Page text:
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We have ten servers in two groups servers, and there is a lot of traffic between those groups - too much we think. We know this because of stats of our provider, but don't know how this traffic is built up, and which servers cause this. There is no cluster or failover or anything - each server stands on its own.

I would like to know which server(s) causes this traffic, but don't know how I can monitor this. What program or service can do this? Preferably it could monitor all local network traffic, in 10.x.x.x ip range.

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You must give a try to wireshark – SHW Jul 17 '14 at 10:40
up vote 1 down vote accepted

I use a soft called IPTraf for quick monitoring of network connection. It runs on the terminal and can give you divers stats on the current connections status on the machine it's installed.

enter image description here

you can also get a brake down based on the services used (or ports) which can be useful if your server only serves a particular function. enter image description here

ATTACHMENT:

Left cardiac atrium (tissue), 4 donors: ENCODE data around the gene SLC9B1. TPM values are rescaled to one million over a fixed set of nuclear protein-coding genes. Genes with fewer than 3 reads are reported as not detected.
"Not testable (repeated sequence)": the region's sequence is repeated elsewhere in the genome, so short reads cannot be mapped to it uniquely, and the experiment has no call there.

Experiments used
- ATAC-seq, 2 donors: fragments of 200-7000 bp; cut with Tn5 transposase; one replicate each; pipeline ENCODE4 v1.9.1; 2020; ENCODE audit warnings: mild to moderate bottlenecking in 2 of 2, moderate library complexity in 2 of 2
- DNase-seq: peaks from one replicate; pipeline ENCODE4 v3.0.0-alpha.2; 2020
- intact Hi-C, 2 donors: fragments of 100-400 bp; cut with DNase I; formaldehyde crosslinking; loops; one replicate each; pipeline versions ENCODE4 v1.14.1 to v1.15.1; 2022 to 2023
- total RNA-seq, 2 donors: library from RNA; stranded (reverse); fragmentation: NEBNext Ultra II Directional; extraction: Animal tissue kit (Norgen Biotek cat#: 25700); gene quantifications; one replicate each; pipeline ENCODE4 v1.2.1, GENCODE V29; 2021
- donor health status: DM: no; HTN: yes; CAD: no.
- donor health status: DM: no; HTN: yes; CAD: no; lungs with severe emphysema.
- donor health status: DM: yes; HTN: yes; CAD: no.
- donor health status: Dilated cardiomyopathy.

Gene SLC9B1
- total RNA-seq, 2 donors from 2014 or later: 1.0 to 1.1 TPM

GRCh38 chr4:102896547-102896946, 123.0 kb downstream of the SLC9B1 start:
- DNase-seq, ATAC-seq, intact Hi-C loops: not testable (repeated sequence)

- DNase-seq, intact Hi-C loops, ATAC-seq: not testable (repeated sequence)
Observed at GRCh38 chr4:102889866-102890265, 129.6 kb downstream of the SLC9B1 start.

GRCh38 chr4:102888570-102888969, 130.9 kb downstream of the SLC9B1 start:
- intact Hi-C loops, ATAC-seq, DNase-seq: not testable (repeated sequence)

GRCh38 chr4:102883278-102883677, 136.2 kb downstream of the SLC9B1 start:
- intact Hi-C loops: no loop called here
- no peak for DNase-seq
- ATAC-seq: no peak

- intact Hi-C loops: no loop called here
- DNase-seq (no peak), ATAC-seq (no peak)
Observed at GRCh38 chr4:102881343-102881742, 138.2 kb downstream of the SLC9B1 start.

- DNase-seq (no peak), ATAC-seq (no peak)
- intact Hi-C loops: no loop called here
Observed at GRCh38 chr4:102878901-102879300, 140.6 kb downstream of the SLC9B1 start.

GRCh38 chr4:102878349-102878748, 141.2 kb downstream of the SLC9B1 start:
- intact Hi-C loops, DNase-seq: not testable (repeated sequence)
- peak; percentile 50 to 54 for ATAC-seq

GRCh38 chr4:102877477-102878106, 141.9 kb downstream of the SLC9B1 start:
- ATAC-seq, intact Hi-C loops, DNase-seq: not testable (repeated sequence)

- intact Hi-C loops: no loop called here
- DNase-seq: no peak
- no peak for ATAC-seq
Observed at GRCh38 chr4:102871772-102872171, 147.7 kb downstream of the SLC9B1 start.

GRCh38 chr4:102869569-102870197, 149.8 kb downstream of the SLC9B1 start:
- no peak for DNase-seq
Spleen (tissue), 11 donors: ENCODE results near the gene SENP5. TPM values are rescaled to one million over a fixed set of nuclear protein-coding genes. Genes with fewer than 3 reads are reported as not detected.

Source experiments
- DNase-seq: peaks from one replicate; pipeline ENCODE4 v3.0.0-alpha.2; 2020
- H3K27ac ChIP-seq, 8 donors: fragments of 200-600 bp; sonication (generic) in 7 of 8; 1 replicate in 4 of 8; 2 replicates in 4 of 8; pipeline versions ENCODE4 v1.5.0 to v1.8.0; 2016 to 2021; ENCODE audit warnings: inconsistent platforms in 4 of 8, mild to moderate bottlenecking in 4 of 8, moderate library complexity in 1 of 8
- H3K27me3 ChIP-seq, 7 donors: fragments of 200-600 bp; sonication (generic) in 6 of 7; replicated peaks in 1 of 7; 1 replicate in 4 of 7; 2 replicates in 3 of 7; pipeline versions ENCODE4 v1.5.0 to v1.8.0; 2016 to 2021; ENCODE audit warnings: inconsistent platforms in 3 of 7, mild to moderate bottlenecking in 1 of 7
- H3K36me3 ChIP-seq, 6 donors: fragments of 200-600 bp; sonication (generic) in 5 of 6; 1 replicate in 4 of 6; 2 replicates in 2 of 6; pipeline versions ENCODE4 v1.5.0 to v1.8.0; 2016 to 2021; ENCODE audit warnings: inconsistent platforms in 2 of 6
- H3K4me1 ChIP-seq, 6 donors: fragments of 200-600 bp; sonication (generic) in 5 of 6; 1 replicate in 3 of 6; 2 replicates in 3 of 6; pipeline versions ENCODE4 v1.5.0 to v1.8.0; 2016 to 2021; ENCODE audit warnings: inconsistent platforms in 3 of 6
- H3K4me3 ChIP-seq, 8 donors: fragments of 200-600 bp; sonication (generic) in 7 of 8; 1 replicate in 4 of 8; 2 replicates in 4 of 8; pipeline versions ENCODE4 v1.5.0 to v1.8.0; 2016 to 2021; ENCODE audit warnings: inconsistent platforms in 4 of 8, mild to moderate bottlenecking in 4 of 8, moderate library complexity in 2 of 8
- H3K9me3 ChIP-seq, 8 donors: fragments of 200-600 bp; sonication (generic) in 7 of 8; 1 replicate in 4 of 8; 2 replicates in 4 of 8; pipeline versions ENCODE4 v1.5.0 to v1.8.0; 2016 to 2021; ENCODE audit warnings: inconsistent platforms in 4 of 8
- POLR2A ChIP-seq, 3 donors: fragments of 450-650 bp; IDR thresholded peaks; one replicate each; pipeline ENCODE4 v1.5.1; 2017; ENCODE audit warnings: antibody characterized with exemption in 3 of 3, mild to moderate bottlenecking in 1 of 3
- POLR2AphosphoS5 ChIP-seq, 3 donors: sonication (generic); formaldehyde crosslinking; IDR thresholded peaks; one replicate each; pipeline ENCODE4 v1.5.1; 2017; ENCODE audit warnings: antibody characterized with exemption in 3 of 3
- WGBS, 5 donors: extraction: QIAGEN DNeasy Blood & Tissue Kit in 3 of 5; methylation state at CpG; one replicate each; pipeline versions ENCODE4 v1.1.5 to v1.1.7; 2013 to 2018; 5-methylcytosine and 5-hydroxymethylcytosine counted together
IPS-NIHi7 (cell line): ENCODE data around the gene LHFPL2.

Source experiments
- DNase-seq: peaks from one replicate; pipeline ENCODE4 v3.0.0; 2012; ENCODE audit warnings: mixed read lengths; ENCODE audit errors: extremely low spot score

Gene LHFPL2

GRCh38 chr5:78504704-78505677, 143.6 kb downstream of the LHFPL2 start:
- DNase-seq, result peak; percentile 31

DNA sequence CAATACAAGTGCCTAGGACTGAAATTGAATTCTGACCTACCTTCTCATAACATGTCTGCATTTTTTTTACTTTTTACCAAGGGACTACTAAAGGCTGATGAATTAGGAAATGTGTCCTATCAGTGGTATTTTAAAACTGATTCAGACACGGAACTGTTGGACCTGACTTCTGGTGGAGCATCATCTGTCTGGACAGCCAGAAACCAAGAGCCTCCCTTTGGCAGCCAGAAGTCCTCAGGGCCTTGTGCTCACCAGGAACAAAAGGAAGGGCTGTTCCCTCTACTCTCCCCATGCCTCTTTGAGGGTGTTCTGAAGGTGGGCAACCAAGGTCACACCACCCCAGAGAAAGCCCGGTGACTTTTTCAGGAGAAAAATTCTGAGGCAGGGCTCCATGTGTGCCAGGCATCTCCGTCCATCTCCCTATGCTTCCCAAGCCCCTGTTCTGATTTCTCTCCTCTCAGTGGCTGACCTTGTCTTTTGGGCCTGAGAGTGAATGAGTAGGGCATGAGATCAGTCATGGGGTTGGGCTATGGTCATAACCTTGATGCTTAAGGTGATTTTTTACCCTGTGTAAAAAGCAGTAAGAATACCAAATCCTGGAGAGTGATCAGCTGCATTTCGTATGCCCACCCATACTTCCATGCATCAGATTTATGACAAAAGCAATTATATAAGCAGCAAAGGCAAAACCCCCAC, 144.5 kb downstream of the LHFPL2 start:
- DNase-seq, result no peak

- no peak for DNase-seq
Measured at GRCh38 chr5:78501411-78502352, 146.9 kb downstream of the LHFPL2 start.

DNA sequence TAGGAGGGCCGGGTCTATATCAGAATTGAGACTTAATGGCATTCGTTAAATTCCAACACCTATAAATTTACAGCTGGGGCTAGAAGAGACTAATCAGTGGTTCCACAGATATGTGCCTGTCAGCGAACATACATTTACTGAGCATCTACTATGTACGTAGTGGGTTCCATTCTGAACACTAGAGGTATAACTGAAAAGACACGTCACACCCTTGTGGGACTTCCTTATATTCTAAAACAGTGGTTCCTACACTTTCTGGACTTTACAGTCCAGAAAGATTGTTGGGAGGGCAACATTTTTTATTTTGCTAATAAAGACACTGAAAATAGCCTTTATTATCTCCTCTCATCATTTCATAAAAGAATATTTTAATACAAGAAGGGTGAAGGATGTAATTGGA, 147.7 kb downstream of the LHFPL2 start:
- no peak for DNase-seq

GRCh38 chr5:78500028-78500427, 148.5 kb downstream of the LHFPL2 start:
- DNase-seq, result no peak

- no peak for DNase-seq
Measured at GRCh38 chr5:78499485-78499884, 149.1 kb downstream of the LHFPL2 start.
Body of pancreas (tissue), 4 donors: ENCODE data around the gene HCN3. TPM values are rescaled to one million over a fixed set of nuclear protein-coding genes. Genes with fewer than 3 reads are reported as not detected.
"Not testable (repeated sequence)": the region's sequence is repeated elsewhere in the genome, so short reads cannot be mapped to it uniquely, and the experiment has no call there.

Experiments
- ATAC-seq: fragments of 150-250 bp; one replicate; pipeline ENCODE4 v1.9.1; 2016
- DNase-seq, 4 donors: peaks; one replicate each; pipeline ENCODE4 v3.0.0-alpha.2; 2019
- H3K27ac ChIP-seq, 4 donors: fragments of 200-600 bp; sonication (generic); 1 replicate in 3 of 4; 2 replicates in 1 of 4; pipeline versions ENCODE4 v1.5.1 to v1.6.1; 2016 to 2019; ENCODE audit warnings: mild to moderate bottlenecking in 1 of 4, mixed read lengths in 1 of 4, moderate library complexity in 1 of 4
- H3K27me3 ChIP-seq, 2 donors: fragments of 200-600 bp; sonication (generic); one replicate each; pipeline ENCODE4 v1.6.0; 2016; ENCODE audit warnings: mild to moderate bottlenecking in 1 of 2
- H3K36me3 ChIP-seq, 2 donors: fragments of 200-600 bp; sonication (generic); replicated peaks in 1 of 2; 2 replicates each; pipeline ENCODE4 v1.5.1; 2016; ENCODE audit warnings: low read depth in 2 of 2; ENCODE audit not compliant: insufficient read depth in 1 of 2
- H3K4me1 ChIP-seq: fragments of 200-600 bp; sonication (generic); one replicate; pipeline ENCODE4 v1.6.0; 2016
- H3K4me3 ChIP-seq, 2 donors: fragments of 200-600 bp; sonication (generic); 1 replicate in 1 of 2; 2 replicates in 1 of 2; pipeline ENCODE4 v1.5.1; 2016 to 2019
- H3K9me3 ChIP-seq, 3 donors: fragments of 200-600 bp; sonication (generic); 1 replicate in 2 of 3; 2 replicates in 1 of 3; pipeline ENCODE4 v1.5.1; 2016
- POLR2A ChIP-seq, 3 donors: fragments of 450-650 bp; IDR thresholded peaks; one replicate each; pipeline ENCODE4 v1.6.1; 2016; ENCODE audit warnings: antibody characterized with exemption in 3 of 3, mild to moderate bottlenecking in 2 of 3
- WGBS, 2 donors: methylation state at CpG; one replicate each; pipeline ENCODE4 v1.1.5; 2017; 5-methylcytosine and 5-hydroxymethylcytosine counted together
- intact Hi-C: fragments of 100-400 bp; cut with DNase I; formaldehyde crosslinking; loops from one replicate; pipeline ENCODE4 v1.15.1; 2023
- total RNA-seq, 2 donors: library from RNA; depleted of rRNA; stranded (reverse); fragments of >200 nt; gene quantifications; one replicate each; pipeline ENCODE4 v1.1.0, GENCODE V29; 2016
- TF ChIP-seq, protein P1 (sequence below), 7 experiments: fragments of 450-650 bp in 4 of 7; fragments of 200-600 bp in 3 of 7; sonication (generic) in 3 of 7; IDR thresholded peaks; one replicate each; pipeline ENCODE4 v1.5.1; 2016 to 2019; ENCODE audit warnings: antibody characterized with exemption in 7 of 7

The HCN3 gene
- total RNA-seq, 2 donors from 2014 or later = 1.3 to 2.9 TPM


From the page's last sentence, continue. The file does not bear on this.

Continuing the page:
Downside is that you need to install it on each host. I'm no network expert, but if you need to get a wider view of all traffic going between your sites, you would be better to check at the switch/router level with appropriate software.

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Is it possible to exclude WAN traffic, or monitor only 10.x.x.x traffic? – SPRBRN Jul 17 '14 at 11:48
I haven't used the filtering myself, but take a look here: iptraf.seul.org/2.7/filters.html – fduff Jul 17 '14 at 12:42

iptraf can show you a running tally per-socket so that will tell you which remote hosts are causing all the traffic.

From the main menu go to IP Traffic Monitor and select the interface you want to monitor. Output is fairly intuitive:

enter image description here

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Wireshark is a must try, as SHW suggested in his comment. It is a networking tool that shows any connections coming in or going out of your network. You can apply a filter to limit your search to your IP address range of your servers, and even track down what protocol is being used(so that you can figure out what is going on). It has a lot more tools that will likely help you in the future if you run into problems that are similar.

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